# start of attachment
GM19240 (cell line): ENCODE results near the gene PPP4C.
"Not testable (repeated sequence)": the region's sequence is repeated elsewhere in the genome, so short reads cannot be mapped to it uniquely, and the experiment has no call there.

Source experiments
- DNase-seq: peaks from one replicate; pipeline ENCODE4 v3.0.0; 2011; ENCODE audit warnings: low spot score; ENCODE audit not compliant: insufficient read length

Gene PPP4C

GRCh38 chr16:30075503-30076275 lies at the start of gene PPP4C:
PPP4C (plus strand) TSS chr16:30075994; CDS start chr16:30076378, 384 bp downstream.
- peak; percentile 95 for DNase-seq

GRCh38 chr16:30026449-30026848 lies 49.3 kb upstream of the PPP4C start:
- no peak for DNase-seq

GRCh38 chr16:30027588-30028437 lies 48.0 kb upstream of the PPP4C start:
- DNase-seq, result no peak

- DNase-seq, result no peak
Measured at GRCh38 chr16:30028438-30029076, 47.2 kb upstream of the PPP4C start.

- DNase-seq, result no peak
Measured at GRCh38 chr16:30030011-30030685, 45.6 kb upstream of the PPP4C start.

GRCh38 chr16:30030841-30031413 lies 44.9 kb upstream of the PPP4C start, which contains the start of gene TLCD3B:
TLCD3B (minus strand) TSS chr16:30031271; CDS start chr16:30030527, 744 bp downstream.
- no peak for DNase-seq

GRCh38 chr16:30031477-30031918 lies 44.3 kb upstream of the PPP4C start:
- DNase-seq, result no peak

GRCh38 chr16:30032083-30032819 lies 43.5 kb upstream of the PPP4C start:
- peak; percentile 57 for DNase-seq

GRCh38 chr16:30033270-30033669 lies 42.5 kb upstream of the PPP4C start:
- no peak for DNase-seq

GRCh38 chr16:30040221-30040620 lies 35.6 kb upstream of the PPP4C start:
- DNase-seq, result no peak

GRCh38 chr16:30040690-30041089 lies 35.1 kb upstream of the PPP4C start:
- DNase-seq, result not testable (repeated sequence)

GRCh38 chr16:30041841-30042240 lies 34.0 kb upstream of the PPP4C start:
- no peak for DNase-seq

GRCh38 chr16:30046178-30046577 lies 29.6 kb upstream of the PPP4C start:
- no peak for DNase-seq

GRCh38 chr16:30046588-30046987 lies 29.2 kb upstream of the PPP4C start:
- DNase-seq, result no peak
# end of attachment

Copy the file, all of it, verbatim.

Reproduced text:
GM19240 (cell line): ENCODE results near the gene PPP4C.
"Not testable (repeated sequence)": the region's sequence is repeated elsewhere in the genome, so short reads cannot be mapped to it uniquely, and the experiment has no call there.

Source experiments
- DNase-seq: peaks from one replicate; pipeline ENCODE4 v3.0.0; 2011; ENCODE audit warnings: low spot score; ENCODE audit not compliant: insufficient read length

Gene PPP4C

GRCh38 chr16:30075503-30076275 lies at the start of gene PPP4C:
PPP4C (plus strand) TSS chr16:30075994; CDS start chr16:30076378, 384 bp downstream.
- peak; percentile 95 for DNase-seq

GRCh38 chr16:30026449-30026848 lies 49.3 kb upstream of the PPP4C start:
- no peak for DNase-seq

GRCh38 chr16:30027588-30028437 lies 48.0 kb upstream of the PPP4C start:
- DNase-seq, result no peak

- DNase-seq, result no peak
Measured at GRCh38 chr16:30028438-30029076, 47.2 kb upstream of the PPP4C start.

- DNase-seq, result no peak
Measured at GRCh38 chr16:30030011-30030685, 45.6 kb upstream of the PPP4C start.

GRCh38 chr16:30030841-30031413 lies 44.9 kb upstream of the PPP4C start, which contains the start of gene TLCD3B:
TLCD3B (minus strand) TSS chr16:30031271; CDS start chr16:30030527, 744 bp downstream.
- no peak for DNase-seq

GRCh38 chr16:30031477-30031918 lies 44.3 kb upstream of the PPP4C start:
- DNase-seq, result no peak

GRCh38 chr16:30032083-30032819 lies 43.5 kb upstream of the PPP4C start:
- peak; percentile 57 for DNase-seq

GRCh38 chr16:30033270-30033669 lies 42.5 kb upstream of the PPP4C start:
- no peak for DNase-seq

GRCh38 chr16:30040221-30040620 lies 35.6 kb upstream of the PPP4C start:
- DNase-seq, result no peak

GRCh38 chr16:30040690-30041089 lies 35.1 kb upstream of the PPP4C start:
- DNase-seq, result not testable (repeated sequence)

GRCh38 chr16:30041841-30042240 lies 34.0 kb upstream of the PPP4C start:
- no peak for DNase-seq

GRCh38 chr16:30046178-30046577 lies 29.6 kb upstream of the PPP4C start:
- no peak for DNase-seq

GRCh38 chr16:30046588-30046987 lies 29.2 kb upstream of the PPP4C start:
- DNase-seq, result no peak